Document Type: Original Article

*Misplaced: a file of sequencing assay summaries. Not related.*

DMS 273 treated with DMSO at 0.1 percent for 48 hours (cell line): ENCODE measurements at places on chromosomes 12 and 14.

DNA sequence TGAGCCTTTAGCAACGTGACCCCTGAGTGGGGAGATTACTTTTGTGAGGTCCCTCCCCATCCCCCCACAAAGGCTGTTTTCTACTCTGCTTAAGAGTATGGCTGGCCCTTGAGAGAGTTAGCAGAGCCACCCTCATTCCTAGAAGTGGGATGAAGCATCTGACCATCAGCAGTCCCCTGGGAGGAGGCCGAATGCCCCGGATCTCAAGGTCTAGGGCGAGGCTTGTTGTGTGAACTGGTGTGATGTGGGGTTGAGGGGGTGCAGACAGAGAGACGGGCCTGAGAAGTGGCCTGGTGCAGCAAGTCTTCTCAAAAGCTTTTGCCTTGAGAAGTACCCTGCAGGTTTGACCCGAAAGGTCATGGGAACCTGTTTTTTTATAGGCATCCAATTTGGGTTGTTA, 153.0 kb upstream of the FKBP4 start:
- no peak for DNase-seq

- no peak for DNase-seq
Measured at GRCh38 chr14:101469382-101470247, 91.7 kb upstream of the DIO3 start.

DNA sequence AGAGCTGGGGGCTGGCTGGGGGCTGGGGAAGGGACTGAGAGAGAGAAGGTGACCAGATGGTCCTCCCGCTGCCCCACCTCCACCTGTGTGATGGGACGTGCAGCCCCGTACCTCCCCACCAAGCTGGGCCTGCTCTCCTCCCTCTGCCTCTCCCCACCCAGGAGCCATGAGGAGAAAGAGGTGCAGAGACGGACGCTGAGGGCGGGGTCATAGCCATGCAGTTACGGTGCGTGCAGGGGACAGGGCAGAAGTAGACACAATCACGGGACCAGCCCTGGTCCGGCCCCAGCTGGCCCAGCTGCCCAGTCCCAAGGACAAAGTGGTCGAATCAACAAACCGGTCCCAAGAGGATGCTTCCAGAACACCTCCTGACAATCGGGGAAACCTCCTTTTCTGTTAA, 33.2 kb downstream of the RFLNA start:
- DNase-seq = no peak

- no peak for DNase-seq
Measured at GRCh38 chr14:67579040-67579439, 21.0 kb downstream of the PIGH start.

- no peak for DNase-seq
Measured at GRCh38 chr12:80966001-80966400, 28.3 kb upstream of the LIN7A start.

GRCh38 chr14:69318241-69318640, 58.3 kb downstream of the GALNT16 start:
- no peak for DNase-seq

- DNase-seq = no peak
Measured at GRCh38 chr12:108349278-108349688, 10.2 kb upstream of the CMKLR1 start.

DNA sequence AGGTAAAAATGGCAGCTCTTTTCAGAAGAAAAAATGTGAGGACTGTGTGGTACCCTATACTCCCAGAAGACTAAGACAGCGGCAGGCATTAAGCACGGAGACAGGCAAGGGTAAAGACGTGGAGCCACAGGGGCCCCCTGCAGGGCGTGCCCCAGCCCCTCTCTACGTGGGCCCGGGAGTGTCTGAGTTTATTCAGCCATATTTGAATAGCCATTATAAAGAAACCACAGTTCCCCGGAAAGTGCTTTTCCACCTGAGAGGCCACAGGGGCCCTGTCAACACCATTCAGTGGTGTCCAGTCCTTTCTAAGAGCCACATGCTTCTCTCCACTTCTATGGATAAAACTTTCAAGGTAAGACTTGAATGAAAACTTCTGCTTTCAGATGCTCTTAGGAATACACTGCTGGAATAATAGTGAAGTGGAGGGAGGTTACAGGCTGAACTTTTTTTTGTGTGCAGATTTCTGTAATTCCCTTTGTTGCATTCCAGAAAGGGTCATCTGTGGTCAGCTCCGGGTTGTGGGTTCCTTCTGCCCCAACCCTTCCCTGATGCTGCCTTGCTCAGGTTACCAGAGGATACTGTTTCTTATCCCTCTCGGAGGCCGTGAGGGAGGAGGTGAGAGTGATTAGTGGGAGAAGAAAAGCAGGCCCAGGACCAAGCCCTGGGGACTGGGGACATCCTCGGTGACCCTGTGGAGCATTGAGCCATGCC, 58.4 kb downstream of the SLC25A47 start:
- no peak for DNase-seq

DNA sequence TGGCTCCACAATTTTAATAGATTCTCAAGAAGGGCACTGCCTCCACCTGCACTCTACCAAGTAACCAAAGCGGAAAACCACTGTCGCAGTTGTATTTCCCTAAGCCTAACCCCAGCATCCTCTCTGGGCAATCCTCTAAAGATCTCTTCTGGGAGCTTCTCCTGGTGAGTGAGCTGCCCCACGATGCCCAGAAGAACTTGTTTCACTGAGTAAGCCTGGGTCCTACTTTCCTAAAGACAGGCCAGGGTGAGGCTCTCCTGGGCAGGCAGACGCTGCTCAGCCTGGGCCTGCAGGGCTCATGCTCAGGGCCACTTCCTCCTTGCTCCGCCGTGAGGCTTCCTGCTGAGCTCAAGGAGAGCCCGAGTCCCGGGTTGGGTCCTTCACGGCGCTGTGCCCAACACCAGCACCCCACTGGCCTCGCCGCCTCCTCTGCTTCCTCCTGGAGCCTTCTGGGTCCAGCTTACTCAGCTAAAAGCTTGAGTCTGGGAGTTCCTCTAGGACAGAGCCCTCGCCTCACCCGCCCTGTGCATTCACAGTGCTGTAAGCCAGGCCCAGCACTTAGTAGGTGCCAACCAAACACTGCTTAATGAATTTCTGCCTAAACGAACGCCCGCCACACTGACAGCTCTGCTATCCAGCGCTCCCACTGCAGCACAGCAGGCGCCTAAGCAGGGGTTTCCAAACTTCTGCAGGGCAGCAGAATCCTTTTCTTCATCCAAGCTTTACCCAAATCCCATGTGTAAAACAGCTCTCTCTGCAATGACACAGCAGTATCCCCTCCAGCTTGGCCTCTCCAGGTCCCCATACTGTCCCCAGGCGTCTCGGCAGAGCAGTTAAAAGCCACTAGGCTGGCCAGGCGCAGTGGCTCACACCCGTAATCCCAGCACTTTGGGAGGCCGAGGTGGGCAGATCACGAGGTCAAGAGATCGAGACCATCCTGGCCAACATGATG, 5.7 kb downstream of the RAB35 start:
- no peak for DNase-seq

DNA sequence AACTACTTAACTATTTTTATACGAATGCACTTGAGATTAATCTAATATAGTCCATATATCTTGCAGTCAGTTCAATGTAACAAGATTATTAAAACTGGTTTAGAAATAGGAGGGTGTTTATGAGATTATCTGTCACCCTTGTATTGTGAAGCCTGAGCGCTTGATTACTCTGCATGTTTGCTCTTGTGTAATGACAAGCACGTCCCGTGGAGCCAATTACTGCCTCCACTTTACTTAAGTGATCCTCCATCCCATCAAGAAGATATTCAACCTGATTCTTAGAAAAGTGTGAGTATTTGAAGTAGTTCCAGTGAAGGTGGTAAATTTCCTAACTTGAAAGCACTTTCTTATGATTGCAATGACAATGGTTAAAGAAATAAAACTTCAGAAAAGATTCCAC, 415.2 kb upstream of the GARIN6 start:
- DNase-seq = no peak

Background: Approximately 0.77% to 2% of cutaneous ulcers and post-burn scars will develop malignant degeneration. When squamous cell carcinoma (SCC) emerges in a chronic scar or ulcer, it often is referred to as Marjolin’s ulcer (MU). Methods: This cross-sectional study assessed demographic information and pathological features of MU in Razi Hospital during 2009 to 2014. We reviewed 5150 chronic scar/ulcer cases and found 30 MU cases. Results: Patients had an average age of 59.2±19.9 years. Most cases were males Among 30 cases of MU, well-differential SCC accounted for 43.3% of cases. Moderately-differentiated SCC comprised 13.3% of cases, whereas there was invasive SCC in 10% of MUs. Only 3.3% of patients showed poorly-differentiated SCC and 9 (30%) had undifferentiated SCC. The average latency between burn and malignancy was 32.4±18.5 years In the majority (90%) of cases, the initial injury was a burn. The lower and upper limbs comprised 53.3% and 26.7% of cases, respectively. There was one case with a history of melanoma. Among the 4 measured concurrent risk factors for malignancy, sun exposure was the most prevalent. Conclusion: Since there is a high possibility of SCC formation in burn lesions and other identical lesions, rapid follow-up and appropriate treatment in acute burn lesions is necessary.